WASHINGTON - The economy is growing modestly, with consumers too wary about spending to invigorate the recovery.
That's the picture that emerged from reports Tuesday on the economy and the confidence of consumers, who power 70 percent of it.
Unemployment and tight credit have sapped shoppers' willingness and ability to spend freely as retailers enter their crucial holiday season. And Americans are expected to grow more cautious about spending next year. That would make for a plodding recovery.
The economy grew at a 2.8 percent rate last quarter. Forecasts for the current quarter are for similarly lackluster growth before a drop-off next year.
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"It's hardly a rip-roaring recovery," said Stuart Hoffman, chief economist at PNC Financial Services. "Usually, coming out of a recession, you get growth more like a rodeo bull - at a pace of 6 or 7 percent in the early quarters of recovery. That isn't happening. It is coming out of the stalls more like a fat cow."
The Commerce Department's revised estimate of gross domestic product for July through September was less than the 3.5 percent growth rate foreseen just a month ago. And the estimate for GDP - the value of goods and services produced in the United States - was a tad less than the 2.9 percent growth rate that economists surveyed by Thomson Reuters had expected.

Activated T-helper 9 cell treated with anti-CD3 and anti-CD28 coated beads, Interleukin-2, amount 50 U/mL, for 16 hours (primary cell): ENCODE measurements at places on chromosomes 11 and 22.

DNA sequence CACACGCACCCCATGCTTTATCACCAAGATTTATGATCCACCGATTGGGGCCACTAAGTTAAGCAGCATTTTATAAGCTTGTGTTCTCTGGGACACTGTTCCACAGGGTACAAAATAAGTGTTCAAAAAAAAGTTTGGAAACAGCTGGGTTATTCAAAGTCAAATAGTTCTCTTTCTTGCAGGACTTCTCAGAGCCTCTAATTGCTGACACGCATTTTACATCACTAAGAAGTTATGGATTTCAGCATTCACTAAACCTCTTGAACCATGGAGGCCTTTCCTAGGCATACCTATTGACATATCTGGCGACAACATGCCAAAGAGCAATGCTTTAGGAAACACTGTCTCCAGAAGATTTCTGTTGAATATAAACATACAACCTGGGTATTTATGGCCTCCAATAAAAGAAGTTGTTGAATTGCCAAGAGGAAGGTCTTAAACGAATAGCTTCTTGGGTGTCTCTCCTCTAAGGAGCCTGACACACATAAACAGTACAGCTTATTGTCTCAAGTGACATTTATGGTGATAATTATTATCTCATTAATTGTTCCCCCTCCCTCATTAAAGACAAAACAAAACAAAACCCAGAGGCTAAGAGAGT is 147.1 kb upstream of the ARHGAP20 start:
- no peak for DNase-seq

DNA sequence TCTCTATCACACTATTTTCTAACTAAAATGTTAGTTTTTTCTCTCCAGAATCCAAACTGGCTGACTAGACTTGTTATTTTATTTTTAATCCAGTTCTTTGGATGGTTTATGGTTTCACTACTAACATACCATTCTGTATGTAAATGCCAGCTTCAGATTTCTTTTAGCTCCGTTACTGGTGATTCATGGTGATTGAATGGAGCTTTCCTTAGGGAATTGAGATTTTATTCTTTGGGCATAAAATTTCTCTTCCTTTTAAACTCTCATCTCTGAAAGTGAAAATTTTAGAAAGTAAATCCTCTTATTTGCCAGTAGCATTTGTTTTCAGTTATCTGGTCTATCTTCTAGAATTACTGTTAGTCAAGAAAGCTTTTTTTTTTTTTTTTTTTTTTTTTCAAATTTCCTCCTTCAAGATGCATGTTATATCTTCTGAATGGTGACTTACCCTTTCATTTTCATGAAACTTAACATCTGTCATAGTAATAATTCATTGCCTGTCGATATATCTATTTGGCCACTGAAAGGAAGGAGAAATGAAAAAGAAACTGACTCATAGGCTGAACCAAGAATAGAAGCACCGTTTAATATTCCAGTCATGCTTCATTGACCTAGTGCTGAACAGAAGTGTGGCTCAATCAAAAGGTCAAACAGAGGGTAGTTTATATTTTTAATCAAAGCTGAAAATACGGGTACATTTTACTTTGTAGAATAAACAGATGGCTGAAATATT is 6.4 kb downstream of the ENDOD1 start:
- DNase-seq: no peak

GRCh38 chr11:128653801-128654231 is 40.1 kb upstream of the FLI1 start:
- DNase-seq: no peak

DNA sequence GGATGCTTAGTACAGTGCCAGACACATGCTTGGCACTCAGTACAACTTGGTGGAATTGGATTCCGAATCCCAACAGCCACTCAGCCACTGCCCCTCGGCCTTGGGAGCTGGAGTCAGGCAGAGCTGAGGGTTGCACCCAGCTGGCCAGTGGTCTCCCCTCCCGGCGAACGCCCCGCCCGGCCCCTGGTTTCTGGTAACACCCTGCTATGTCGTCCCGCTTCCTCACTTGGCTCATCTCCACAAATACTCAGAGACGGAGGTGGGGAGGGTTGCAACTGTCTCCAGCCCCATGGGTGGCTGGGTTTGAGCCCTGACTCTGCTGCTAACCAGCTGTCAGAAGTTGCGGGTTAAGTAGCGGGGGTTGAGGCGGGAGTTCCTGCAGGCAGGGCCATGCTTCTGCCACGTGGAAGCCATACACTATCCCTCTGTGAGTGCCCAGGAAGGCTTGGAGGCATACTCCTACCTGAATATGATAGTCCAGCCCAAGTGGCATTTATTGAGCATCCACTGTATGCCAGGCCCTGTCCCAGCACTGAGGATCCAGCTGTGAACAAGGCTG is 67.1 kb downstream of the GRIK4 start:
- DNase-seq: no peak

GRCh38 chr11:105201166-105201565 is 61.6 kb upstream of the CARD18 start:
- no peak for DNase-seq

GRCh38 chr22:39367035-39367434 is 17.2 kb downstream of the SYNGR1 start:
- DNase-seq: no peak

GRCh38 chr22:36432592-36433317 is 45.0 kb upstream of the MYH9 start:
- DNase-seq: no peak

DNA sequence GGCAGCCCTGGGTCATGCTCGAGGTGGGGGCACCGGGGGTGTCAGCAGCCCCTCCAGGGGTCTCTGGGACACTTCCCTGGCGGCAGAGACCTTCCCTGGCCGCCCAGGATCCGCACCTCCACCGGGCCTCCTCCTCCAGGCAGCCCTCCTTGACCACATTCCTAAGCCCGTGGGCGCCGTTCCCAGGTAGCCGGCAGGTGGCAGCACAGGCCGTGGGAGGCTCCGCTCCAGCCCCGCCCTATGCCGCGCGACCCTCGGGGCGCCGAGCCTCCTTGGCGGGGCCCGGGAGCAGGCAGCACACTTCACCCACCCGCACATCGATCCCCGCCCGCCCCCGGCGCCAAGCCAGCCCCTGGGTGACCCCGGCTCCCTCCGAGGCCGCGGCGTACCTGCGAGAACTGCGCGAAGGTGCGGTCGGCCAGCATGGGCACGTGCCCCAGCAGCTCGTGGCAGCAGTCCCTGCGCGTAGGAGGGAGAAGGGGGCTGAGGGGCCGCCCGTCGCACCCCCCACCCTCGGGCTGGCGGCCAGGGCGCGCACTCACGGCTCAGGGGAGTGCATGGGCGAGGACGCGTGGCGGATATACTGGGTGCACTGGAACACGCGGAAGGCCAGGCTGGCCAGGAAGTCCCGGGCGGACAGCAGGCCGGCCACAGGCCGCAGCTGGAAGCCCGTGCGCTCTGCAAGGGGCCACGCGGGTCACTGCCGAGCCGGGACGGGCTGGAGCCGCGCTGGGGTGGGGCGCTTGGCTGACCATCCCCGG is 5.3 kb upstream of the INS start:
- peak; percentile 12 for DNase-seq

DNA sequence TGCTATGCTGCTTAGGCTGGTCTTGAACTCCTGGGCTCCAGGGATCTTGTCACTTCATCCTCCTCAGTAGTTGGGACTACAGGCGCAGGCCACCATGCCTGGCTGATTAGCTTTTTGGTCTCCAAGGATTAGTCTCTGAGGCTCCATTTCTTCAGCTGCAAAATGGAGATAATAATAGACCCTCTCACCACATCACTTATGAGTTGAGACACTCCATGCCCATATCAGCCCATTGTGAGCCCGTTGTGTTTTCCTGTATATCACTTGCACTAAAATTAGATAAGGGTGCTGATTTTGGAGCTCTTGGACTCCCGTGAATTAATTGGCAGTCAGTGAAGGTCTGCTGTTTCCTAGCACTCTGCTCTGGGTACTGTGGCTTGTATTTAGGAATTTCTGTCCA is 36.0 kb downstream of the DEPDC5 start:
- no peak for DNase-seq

The main factors behind the downgrade: Consumers didn't spend as much. Commercial construction weakened. And imports exerted more of a drag on the economy. Businesses also trimmed more of their stockpiles, further restraining growth.
At the same time, the Conference Board's latest survey of consumer confidence found gloom among shoppers.
"I really won't be spending money on Christmas," said Ivan Horne, 47, of Tampa, Fla., who has been out of work for about a year. "I'm barely able to make enough to survive."
The GDP report showed the economy finally started to grow again from July through September, after a record four straight losing quarters. Yet growth probably won't be strong enough to quickly drive down the nation's unemployment rate, now at 10.2 percent.
For the current quarter, some analysts think economic growth will slow to around a 2.5 percent pace, but it could hit a pace of around 3 percent if holiday sales turn out better than expected.
Many economists say they think the economy will weaken again next year. Some project growth at a pace of around 1 percent as the benefits of the $787 billion stimulus package fade and consumers keep tightening.
"When the bills come in January, you'll see consumers pull back," said Brian Bethune, economist at IHS Global Insight. "It's going to be a slow-motion recovery."